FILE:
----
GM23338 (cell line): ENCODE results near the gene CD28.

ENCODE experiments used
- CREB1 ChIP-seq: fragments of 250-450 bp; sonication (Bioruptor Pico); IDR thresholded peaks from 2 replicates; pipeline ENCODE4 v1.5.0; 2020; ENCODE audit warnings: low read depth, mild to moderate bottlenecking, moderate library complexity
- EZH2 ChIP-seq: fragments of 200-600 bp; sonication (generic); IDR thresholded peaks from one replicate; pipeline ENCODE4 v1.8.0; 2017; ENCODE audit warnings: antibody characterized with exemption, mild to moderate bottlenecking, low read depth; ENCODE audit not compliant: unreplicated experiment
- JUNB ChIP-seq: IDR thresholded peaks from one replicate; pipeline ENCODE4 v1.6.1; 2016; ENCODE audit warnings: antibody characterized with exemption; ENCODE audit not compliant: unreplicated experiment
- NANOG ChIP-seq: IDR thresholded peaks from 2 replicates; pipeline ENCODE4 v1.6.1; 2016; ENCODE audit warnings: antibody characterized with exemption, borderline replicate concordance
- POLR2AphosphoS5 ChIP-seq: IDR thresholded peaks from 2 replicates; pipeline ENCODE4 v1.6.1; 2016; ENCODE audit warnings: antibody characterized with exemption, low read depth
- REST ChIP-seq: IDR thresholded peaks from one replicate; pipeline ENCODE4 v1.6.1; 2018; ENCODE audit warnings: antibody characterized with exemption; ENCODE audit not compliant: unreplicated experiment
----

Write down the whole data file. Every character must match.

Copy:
GM23338 (cell line): ENCODE results near the gene CD28.

ENCODE experiments used
- CREB1 ChIP-seq: fragments of 250-450 bp; sonication (Bioruptor Pico); IDR thresholded peaks from 2 replicates; pipeline ENCODE4 v1.5.0; 2020; ENCODE audit warnings: low read depth, mild to moderate bottlenecking, moderate library complexity
- EZH2 ChIP-seq: fragments of 200-600 bp; sonication (generic); IDR thresholded peaks from one replicate; pipeline ENCODE4 v1.8.0; 2017; ENCODE audit warnings: antibody characterized with exemption, mild to moderate bottlenecking, low read depth; ENCODE audit not compliant: unreplicated experiment
- JUNB ChIP-seq: IDR thresholded peaks from one replicate; pipeline ENCODE4 v1.6.1; 2016; ENCODE audit warnings: antibody characterized with exemption; ENCODE audit not compliant: unreplicated experiment
- NANOG ChIP-seq: IDR thresholded peaks from 2 replicates; pipeline ENCODE4 v1.6.1; 2016; ENCODE audit warnings: antibody characterized with exemption, borderline replicate concordance
- POLR2AphosphoS5 ChIP-seq: IDR thresholded peaks from 2 replicates; pipeline ENCODE4 v1.6.1; 2016; ENCODE audit warnings: antibody characterized with exemption, low read depth
- REST ChIP-seq: IDR thresholded peaks from one replicate; pipeline ENCODE4 v1.6.1; 2018; ENCODE audit warnings: antibody characterized with exemption; ENCODE audit not compliant: unreplicated experiment